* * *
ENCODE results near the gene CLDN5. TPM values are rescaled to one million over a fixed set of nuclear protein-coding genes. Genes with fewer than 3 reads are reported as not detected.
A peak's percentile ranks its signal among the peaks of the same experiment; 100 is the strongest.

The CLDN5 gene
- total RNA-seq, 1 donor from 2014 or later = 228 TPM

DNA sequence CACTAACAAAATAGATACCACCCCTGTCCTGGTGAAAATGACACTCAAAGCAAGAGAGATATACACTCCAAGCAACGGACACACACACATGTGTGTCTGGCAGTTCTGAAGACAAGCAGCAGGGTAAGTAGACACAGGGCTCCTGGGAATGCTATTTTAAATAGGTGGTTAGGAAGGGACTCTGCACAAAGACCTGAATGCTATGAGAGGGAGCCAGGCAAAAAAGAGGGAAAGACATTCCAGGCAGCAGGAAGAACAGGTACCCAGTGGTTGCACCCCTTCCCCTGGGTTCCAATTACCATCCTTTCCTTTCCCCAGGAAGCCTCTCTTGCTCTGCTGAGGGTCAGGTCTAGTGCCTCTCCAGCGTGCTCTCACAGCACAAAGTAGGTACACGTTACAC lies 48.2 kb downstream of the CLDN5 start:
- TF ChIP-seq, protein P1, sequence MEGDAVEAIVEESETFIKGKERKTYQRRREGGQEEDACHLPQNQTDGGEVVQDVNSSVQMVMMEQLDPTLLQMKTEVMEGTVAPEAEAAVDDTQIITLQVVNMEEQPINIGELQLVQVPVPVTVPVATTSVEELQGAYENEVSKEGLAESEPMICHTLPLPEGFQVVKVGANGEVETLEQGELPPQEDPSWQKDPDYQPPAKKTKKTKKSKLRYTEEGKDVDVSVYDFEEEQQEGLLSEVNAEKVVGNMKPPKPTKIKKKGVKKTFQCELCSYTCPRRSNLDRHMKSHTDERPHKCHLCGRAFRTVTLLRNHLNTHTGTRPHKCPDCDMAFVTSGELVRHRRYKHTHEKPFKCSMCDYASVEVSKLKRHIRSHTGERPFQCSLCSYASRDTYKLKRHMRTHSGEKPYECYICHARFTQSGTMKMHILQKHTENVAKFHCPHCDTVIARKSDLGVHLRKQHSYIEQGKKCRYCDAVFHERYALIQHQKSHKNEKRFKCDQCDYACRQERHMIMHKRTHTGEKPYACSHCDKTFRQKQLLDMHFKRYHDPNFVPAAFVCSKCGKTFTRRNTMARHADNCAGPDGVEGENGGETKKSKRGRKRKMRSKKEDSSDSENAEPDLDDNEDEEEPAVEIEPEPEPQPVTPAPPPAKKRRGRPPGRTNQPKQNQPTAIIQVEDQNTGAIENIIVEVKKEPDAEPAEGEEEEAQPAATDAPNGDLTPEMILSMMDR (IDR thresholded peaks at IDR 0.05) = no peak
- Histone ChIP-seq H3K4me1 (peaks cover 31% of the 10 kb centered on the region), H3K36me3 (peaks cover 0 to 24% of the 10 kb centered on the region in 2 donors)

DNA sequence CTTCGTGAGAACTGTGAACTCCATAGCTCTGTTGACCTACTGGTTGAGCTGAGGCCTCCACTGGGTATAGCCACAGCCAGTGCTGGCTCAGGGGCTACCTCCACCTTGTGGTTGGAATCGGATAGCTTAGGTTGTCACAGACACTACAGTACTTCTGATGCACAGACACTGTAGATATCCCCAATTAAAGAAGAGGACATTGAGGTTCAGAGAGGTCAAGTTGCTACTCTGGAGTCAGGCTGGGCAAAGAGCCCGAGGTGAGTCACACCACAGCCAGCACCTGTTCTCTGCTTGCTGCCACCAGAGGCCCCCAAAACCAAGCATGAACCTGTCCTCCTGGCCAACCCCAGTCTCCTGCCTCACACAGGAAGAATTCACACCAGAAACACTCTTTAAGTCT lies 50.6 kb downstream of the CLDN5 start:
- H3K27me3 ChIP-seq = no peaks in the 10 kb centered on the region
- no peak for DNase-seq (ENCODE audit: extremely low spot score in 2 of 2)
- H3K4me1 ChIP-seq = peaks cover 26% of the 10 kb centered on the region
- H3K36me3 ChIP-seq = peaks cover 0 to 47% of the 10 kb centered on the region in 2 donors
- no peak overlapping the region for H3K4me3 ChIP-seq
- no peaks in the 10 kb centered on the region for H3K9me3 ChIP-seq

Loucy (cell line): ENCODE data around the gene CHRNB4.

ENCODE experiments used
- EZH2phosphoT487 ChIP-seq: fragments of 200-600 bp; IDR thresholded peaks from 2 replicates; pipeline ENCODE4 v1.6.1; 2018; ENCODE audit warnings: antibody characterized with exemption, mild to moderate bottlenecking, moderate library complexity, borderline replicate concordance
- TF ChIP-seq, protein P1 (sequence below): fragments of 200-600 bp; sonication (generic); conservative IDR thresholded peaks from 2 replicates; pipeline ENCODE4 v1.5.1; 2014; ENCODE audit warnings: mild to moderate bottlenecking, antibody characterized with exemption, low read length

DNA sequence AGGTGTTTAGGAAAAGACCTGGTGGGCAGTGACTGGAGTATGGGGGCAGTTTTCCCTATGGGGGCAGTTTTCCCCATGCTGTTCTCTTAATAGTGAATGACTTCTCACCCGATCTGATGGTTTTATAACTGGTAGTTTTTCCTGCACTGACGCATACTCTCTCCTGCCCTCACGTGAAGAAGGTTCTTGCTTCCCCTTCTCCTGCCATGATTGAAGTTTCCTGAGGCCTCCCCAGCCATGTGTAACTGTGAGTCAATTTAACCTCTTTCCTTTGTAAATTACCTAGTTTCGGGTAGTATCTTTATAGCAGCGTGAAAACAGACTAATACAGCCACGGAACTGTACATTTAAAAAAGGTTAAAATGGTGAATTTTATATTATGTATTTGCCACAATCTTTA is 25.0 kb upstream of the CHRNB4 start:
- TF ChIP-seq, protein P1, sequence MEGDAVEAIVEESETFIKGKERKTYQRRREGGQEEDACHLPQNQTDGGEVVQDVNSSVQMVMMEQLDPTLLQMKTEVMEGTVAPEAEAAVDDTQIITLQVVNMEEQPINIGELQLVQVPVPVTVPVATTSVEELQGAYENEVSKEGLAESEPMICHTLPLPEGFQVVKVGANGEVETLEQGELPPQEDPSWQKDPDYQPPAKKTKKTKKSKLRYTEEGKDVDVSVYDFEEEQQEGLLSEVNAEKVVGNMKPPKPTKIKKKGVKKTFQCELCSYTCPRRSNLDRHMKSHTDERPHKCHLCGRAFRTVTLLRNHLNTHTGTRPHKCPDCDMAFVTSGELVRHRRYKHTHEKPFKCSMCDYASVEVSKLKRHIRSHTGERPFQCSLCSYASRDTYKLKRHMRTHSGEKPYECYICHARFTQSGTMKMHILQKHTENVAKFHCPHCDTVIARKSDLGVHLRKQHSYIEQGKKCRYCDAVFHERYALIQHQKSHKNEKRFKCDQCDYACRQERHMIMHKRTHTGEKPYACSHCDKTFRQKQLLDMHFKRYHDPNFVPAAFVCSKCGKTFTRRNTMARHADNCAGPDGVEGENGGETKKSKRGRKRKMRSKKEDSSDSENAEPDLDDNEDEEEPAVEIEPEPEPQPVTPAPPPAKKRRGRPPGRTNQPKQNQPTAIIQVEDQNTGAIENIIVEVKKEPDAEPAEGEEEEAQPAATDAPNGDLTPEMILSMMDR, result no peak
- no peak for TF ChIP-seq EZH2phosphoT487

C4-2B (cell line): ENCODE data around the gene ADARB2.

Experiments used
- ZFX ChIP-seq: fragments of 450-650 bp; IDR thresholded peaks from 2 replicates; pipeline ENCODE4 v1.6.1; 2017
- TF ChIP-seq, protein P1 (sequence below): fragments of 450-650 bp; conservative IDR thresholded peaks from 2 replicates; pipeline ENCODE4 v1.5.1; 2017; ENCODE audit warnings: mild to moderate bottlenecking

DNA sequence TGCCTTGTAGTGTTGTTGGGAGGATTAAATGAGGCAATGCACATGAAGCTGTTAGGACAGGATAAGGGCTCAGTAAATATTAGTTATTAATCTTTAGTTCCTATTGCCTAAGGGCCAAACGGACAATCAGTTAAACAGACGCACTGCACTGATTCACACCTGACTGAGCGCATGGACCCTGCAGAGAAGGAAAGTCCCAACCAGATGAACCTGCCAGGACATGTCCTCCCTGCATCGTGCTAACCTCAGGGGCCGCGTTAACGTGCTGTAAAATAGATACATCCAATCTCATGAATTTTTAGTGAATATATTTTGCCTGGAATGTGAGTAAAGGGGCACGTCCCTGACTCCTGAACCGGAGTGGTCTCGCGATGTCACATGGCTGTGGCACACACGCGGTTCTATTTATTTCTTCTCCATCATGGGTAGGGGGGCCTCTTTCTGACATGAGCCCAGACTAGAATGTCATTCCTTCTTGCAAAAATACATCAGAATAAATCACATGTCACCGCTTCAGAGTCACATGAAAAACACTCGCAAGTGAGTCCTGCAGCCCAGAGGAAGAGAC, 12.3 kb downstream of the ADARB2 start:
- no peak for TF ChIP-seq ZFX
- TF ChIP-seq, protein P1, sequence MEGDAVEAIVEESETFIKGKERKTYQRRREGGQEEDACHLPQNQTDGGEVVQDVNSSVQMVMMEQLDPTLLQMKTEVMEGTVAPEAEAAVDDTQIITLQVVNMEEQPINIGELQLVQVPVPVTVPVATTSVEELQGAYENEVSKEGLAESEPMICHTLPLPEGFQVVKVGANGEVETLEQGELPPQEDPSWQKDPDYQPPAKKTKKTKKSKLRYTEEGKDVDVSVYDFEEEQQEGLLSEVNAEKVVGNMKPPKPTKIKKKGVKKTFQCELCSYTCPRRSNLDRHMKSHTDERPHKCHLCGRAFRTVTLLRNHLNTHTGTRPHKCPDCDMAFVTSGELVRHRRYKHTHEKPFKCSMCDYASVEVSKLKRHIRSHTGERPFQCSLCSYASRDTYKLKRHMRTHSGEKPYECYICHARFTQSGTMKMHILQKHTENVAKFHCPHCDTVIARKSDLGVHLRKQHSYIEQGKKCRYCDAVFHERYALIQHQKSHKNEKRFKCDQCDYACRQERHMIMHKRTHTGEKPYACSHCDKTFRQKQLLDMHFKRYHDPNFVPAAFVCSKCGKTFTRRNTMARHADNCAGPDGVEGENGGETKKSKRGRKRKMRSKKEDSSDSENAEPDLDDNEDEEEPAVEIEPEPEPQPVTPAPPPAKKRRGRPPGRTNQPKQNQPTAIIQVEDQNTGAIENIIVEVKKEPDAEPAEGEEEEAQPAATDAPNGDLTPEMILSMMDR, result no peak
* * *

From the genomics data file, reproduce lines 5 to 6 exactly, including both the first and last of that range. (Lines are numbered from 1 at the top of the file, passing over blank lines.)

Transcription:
DNA sequence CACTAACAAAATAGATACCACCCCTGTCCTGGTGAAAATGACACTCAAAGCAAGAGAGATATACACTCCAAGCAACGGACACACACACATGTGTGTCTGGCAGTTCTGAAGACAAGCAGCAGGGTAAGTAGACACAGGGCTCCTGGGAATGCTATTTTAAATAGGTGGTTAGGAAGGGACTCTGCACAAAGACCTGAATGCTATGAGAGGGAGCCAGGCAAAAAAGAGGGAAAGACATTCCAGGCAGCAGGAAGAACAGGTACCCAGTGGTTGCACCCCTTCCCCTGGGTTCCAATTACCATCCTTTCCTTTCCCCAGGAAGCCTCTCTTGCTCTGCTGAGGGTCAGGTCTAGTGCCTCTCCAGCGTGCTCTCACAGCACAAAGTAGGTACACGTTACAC lies 48.2 kb downstream of the CLDN5 start:
- TF ChIP-seq, protein P1, sequence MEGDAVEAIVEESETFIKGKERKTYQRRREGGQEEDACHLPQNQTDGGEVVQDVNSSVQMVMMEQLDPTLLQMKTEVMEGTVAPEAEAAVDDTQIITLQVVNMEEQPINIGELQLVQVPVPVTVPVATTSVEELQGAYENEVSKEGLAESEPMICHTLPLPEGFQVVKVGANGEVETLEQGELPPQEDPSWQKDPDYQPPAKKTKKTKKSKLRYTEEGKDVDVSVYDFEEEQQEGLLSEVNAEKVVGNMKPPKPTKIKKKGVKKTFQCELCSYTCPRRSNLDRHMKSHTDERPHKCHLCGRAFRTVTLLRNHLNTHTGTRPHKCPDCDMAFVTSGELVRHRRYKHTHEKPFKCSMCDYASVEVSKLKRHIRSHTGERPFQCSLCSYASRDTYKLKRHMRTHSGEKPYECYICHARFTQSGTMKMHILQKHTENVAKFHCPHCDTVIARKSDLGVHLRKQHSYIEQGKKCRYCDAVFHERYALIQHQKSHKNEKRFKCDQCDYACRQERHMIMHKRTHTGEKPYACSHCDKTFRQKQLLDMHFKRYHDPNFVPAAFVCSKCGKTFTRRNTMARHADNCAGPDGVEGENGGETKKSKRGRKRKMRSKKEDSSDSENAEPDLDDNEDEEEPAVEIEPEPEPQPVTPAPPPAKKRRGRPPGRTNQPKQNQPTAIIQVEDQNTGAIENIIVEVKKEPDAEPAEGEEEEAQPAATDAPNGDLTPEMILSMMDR (IDR thresholded peaks at IDR 0.05) = no peak